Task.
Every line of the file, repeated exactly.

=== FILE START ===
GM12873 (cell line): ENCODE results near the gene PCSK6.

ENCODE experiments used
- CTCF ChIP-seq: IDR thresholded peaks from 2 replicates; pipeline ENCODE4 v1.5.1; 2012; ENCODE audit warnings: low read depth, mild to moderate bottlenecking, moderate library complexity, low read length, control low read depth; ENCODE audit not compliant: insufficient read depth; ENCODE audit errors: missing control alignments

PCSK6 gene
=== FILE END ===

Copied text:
GM12873 (cell line): ENCODE results near the gene PCSK6.

ENCODE experiments used
- CTCF ChIP-seq: IDR thresholded peaks from 2 replicates; pipeline ENCODE4 v1.5.1; 2012; ENCODE audit warnings: low read depth, mild to moderate bottlenecking, moderate library complexity, low read length, control low read depth; ENCODE audit not compliant: insufficient read depth; ENCODE audit errors: missing control alignments

PCSK6 gene